Have I mentioned that I need to G.T.F.O.?
Current Mood: annoyed nostalgia
Current Music: The Jelly -- What What The Jelly
Wow, someone's been reading a bit too much HP Lovecraft. Your thoughts about her actually referencing Y'golonac are right on target. Yow. I'm glad this is a long gone stalker cause that's kinda creepy.
I think the card was somebody's attempt to upset Wiccans, but I also think she thought it was a genuine Solstice card. I'm also not sure she qualifies as a stalker, but she was definitely not ready to work in an office. I wonder what she's doing these days, but I have no real way of finding her, and that's probably for the best.
That card cannot possibly be serious. I desperately want to know where she got it, though, because it's absolutely hilarious.
I was deliberately withholding this information because I think it ruins the story, but there's a Cafe Press logo on the back of the card. I looked for it over the weekend, though, and didn't find anything. Let me know if you do.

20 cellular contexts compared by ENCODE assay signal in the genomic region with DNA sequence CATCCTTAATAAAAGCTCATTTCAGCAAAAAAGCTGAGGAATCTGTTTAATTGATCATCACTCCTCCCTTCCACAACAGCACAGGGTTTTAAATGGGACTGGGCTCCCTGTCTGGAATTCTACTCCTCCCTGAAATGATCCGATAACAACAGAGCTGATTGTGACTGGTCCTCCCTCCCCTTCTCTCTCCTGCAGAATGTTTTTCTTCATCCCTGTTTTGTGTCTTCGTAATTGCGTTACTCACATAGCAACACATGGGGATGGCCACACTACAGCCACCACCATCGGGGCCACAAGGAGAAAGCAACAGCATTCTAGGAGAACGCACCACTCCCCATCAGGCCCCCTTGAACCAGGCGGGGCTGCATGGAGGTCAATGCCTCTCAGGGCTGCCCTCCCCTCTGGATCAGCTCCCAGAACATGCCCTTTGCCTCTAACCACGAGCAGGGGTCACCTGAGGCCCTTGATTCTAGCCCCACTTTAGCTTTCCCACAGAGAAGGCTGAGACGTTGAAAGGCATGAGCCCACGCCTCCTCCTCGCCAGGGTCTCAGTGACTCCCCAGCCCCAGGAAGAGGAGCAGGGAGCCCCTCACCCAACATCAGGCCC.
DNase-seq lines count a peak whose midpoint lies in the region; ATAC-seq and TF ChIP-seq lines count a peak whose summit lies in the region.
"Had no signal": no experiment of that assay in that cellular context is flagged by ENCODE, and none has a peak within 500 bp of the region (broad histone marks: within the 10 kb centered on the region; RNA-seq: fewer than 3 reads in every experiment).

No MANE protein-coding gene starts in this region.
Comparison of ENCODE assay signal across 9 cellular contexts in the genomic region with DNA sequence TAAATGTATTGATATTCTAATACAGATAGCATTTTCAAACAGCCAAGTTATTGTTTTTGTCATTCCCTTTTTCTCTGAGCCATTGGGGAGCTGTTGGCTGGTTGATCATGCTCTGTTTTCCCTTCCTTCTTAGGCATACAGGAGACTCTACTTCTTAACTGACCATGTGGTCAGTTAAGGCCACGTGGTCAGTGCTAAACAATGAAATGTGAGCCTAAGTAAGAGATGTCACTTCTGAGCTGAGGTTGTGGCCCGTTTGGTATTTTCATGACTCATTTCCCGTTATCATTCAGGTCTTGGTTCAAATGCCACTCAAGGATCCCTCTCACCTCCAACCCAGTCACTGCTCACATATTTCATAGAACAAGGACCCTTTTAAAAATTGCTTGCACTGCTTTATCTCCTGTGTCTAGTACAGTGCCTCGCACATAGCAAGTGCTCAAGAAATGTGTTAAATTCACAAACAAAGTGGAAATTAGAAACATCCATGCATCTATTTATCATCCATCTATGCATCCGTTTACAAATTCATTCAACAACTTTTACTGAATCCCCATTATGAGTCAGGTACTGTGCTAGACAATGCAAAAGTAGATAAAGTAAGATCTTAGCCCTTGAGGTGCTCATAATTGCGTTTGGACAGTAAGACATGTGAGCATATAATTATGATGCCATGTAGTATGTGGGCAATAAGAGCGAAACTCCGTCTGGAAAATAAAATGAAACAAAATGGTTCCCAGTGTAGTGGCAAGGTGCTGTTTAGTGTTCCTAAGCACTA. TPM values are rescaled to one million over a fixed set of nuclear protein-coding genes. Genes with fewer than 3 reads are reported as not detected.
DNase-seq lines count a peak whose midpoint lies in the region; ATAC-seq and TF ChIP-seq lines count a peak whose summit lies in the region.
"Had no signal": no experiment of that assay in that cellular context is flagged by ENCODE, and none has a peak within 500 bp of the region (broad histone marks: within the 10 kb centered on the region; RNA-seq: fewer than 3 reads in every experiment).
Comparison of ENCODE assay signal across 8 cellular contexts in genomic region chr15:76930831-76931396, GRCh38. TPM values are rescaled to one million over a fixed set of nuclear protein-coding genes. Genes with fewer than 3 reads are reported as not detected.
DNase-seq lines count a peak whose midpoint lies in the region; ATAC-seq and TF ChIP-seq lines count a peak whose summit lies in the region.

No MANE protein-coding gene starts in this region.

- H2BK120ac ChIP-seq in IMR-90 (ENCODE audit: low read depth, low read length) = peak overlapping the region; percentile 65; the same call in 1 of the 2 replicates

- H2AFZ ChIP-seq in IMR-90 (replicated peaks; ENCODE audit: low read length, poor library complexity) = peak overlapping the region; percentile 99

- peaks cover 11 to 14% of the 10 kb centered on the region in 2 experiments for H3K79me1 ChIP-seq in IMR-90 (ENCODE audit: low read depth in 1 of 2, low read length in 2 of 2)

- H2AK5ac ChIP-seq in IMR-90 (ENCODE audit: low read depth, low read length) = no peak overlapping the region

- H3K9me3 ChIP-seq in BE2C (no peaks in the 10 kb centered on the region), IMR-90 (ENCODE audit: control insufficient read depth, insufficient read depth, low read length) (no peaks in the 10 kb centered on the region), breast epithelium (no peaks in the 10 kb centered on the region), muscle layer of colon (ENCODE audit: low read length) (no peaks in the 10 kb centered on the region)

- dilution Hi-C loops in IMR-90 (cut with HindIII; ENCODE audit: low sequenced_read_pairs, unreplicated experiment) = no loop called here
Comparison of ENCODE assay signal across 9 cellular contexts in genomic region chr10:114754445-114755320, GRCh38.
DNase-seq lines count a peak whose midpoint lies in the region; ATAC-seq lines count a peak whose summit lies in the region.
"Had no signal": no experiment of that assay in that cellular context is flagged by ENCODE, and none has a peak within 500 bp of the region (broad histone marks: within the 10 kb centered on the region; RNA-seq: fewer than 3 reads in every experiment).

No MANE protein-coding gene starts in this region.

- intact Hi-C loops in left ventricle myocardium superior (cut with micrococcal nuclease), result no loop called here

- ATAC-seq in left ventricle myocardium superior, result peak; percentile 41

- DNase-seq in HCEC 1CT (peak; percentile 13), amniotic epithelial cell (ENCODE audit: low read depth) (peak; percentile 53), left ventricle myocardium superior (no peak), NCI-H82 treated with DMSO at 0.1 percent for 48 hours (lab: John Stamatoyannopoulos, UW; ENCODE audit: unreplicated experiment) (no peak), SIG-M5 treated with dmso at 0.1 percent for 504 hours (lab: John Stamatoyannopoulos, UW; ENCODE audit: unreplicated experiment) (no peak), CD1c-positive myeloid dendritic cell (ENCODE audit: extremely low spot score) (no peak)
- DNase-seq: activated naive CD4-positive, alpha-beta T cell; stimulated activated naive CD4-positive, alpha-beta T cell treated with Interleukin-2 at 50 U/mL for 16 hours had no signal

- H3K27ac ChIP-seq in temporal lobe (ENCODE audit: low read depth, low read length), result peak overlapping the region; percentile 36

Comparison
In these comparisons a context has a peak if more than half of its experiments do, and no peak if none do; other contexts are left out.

That's worth keeping. It is at least an interesting relic from a workplace that is quickly becoming a memory.
This year we have actually been doing the "pass-the-birthday-card-around-the-department-for-everyone-to-sign" thing at my workplace, which is the first time I have been involved in acknowledging birthdays at work. So far, it seems like an exercise that doesn't amount to much besides repetition of "Happy Birthday!" or "Have a great day!" about fifteen times in a generic card. But maybe it makes people feel happier somehow, deep down? Dunno.
I usually write "congrats on your escape from the womb!", but I have to admit that sometimes I tone it down to "Merry Thursday!" when the card is for someone who I consider to be a dim bulb.
Once one of my coworkers circulated a birthday card for me when it was nowhere near my birthday. Most people didn't realize it, but the ones who did wrote some pretty great messages. That one is in the folder, too, and it's a keeper.